Proceedings of the
"The Magellanic Clouds and Other Dwarf Galaxies"
of the Bonn/Bochum-Graduiertenkolleg
Holes and Shells in IC 2574
1Radioastronomisches Institut, Bonn,
Astronomía, Guanajuato, Mexico
3National Radio Astronomy
Observatory, Socorro, NM, USA
Received 24th May 1998
We present VLA
-synthesis observations of the Violent Interstellar
Medium of the nearby dwarf galaxy IC 2574 (a member of the
M81 group of galaxies) at high spatial and velocity resolution.
The H I
-observations show a stunning amount of detail
in the form of H I
shells and holes in the neutral
interstellar medium of IC 2574, ranging in size from 100 to
The most likely explanation, as has been proposed by previous studies, is
combined effects of stellar winds and supernova-explosions of the most
massive stars, blowing holes and shells into the interstellar medium.
-regions along the edges of larger shells are believed
to correspond to secondary sites of star formation.
Some twenty years ago, Heiles discovered large, shell-like structures in
the 21 cm line of neutral hydrogen (H I) in our Galaxy
(Heiles 1979, ApJ 229, 533).
Since this discovery, a wealth of observations obtained with powerful
Synthesis Radio Telescopes such as the
Very Large Array (VLA)
or the Westerbork Synthesis Radio Telescope (WSRT) revealed similar structures
in our nearest neighbors.
Prominent examples are M 31, M 33, Holmberg II, M 101
& NGC 6946 and DDO 47.
All these observations indicate that the interstellar medium (ISM) of medium
to late-type galaxies is dominated by features, which have been variously
described as shells, rings, holes, loops, bubbles, cavities or the 'Violent
Our aim is to investigate the origin and evolution of
the H I shells and bubbles in the ISM of galaxies.
Intimately linked to this are the questions when fragmentation on the rim of
the shells starts and what drives star formation.
To do so we decided to direct our attention to nearby dwarf galaxies.
Dwarfs are slow rotators, generally show solid body rotation, and lack density
This implies that once features like shells have formed, they won't be
deformed by galactic shear and therefore tend to be long lived.
IC 2574 was observed in the 21 cm line of neutral hydrogen
(H I) with the NRAO
Very Large Array (VLA)
in its B-, C- and D-configuration, leading to a spatial resolution of
70 pc (assuming a distance of 3.2 Mpc) and a velocity resolution of
2.5 km s-1.
In total, 17 hours were spent on source.
The H I-surface brightness map of IC 2574 is shown in
In addition, IC 2574 was observed with the 1.23 m telescope of the
Calar Alto Observatory in March
1997 in Johnson R-, B- and V-bands as well as in
The deep R-image was also used to determine the continuum contribution
in the Halpha-image.
[Click here to see Fig. 1!]
3. Holes and Shells in IC 2574
In total, we found 48 H I-holes in IC 2574 (see
Fig. 1 for an overlay with the total
For each hole, the position, diameter, expansion velocity, and the ambient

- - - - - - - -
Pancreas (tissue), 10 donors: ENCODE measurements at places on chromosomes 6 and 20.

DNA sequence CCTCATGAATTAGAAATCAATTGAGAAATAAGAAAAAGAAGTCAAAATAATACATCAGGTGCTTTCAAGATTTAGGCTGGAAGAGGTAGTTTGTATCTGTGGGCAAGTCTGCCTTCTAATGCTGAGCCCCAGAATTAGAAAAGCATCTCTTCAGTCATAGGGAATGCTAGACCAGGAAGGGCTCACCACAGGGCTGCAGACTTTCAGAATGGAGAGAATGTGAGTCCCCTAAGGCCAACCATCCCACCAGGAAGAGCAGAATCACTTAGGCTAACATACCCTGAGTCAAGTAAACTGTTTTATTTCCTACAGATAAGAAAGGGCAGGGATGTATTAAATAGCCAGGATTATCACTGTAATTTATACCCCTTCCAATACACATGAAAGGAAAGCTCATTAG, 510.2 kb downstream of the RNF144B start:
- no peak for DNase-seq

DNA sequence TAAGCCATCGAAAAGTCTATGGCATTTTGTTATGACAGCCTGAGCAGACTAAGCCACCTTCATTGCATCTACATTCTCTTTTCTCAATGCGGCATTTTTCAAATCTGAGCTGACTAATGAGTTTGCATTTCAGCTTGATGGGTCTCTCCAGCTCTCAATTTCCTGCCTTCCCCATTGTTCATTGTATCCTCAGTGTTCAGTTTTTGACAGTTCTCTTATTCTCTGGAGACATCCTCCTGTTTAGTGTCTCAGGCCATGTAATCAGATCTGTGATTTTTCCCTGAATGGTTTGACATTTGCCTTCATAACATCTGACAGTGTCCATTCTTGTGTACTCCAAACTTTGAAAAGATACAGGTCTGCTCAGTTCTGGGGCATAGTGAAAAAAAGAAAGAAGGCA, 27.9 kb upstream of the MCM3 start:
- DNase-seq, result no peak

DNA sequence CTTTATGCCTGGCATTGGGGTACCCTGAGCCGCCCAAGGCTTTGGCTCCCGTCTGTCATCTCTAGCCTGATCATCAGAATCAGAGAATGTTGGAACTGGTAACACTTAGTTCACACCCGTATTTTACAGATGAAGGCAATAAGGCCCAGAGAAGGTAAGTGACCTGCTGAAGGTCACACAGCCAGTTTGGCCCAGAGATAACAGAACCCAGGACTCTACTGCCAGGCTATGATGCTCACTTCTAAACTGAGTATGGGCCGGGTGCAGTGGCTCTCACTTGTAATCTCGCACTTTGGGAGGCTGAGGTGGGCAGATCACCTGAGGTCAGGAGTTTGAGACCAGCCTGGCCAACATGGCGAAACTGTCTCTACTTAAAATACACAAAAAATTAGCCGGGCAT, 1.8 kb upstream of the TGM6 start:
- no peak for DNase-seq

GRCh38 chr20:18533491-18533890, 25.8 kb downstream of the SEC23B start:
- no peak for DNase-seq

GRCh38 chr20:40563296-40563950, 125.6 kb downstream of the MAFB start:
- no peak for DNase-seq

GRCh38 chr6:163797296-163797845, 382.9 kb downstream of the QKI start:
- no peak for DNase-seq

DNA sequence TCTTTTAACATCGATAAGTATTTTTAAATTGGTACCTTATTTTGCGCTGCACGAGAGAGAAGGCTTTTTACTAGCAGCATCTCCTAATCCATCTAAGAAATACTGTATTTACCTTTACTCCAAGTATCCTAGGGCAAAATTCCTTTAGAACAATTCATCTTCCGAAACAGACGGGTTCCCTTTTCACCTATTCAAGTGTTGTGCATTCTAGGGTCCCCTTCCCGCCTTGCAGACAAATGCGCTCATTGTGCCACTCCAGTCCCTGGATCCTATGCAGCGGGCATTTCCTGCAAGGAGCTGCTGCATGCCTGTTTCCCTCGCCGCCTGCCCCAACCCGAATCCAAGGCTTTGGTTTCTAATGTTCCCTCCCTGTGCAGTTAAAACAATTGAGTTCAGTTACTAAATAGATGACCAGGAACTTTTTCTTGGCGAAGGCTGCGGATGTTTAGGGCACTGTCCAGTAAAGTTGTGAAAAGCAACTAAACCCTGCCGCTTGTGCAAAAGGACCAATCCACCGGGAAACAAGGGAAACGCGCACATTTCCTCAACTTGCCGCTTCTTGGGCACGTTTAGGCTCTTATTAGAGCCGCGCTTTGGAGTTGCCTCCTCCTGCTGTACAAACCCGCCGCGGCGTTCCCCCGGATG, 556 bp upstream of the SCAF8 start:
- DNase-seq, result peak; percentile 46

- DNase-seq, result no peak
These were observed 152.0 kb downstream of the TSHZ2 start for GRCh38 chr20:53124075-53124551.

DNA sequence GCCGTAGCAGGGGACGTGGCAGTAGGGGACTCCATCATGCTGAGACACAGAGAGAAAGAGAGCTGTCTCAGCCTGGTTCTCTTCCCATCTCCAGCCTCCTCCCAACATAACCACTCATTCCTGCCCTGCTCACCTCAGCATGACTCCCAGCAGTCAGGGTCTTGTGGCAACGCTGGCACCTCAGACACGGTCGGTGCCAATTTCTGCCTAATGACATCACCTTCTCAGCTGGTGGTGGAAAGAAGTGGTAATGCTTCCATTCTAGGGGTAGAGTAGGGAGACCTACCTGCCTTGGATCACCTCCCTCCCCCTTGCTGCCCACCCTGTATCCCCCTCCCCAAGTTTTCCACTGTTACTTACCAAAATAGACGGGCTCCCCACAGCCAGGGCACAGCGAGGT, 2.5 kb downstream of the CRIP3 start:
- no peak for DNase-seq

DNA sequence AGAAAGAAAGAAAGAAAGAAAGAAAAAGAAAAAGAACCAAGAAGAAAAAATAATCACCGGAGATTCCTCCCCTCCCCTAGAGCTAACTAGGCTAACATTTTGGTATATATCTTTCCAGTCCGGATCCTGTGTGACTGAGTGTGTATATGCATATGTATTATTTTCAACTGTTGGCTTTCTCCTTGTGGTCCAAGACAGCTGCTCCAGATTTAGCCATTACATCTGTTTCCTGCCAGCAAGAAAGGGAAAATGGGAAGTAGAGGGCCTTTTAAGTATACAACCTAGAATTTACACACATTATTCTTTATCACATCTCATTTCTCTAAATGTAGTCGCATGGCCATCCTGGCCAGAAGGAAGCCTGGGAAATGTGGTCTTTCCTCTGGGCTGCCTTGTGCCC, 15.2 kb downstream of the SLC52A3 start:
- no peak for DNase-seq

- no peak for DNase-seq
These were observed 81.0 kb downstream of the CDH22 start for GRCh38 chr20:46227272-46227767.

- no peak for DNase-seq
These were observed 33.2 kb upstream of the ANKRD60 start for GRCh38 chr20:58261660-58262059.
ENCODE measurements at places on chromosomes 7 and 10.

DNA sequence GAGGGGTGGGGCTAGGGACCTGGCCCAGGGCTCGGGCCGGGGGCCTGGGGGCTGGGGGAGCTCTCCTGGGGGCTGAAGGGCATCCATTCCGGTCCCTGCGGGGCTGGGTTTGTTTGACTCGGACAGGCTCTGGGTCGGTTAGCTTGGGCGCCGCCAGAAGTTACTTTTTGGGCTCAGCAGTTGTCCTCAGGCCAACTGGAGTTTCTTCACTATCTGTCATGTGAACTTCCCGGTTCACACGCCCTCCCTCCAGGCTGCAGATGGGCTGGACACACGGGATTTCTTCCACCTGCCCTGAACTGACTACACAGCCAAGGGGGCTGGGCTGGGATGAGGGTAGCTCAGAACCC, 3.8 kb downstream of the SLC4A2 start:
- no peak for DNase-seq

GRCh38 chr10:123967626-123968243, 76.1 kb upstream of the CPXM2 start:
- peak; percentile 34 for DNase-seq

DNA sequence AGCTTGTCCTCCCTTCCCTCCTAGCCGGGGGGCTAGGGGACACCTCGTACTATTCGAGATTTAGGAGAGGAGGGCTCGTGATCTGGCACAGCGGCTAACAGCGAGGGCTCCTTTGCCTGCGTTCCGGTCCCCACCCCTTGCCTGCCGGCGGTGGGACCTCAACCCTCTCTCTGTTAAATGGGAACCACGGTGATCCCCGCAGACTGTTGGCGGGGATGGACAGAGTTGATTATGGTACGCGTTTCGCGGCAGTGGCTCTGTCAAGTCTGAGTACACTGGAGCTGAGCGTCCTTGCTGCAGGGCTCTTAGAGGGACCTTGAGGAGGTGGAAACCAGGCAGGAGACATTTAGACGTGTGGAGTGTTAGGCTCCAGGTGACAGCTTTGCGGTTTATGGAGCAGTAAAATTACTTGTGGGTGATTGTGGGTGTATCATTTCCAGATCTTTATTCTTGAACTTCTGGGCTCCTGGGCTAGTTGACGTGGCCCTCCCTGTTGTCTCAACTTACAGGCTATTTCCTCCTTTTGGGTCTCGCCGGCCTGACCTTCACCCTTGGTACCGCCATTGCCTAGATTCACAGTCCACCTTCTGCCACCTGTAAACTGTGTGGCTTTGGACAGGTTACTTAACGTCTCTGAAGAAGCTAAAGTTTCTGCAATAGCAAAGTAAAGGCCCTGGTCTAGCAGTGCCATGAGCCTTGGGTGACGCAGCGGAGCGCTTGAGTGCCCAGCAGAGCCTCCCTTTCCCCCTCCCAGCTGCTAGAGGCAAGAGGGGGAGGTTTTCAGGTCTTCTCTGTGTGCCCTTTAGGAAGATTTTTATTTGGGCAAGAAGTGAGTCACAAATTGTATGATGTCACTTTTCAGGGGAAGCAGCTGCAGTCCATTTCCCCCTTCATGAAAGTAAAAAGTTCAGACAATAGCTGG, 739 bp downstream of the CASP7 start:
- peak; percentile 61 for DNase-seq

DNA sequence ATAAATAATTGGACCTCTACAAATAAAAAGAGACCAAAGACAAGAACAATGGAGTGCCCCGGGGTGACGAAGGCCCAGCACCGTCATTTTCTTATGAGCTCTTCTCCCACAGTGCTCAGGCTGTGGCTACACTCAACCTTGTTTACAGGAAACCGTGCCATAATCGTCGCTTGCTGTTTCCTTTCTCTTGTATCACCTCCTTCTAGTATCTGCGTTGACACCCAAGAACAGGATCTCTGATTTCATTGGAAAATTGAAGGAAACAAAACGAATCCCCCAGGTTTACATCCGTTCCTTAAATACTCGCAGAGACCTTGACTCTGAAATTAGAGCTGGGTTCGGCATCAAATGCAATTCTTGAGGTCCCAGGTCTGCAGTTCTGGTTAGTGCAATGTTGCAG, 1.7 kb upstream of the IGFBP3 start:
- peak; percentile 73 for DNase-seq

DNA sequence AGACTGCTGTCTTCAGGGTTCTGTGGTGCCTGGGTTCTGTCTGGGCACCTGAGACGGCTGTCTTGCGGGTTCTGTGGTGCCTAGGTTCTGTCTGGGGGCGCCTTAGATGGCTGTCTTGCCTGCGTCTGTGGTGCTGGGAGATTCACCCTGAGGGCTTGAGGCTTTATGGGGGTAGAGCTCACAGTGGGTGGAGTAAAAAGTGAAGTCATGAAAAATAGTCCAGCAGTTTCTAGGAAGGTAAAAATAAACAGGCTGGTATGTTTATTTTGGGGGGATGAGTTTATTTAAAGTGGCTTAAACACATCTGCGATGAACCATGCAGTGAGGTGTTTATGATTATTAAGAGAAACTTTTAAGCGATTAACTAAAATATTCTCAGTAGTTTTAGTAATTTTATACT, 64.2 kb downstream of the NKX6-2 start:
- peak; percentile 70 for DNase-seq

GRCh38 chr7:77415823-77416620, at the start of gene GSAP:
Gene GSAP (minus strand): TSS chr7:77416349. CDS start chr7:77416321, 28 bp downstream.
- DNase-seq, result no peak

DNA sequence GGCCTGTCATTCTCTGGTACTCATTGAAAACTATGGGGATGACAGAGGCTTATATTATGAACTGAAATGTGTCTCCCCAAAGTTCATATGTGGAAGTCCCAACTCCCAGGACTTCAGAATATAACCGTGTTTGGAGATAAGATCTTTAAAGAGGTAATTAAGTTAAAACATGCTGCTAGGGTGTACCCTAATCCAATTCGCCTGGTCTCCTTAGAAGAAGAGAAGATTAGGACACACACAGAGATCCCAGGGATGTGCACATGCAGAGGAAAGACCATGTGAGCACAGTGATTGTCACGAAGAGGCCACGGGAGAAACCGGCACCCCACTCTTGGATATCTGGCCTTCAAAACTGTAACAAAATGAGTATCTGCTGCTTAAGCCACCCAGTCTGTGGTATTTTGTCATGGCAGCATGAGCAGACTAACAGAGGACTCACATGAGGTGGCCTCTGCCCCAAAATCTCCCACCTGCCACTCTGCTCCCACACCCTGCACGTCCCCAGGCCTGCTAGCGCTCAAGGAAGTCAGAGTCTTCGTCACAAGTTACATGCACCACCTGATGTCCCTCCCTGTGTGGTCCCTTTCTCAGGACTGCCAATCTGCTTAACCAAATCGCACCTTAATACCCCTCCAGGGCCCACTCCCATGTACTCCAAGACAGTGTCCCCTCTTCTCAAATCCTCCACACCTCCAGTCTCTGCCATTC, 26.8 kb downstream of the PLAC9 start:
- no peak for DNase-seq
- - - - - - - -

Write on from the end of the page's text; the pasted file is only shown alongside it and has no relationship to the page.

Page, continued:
H I-density have been catalogued.
From that, the energies needed to produce these features, the ages and
the masses on the rim of the shells were calculated.
Thereafter, the physical properties of the holes were compared with those
found in other galaxies (see Conclusions).
High resolution H I and Halpha imaging using
the VLA and
the Calar Alto observatory of
the dwarf galaxy IC 2574 have been presented.
The main results and conclusions are:
- IC 2574 is a gas-rich dwarf galaxy which shows a stunning amount
of detail in the form of H I shells and holes in
its interstellar medium.
These features are similar to those found in the Galaxy, Ho II,
M 31, M 33, M 101 and NGC 6946.
From the global H I profile we derive a total
H I-mass of
- Circular large scale empty structures are prominent in the high resolution
VLA H I channel maps of IC 2574.
In total, 48 H I holes have been catalogued which
are distributed across the entire galaxy.
The statistics of the H I holes in IC 2574 are
summarized in Brinks & Walter (1998,
- A comparison with other galaxies studied so far (especially M 31,
M 33 and Ho II) confirms the trend that the sizes
of H I holes found in any galaxy is inversely
proportional to their global gravitational potential.
The energies needed to create these structures, however, are found to be
the same for all types of galaxies.
The energy output of a typical starforming region is therefore not related
to its galactic environment and its impact on the interstellar medium is
dependent on the gravitational potential of the galaxy.
For a detailed analysis of these properties see
Brinks & Walter 1998
- The fact that virtually all holes in IC 2574 are circular in shape
is a major difference to other galaxies studied in that detail so far and
can be explained in terms of the absence of galactic shear and spiral
density waves in IC 2574.
Links (back/forward) to:
|First version: ||17th||August,||1998
|Last update: ||30th||September,||1998
Jochen M. Braun &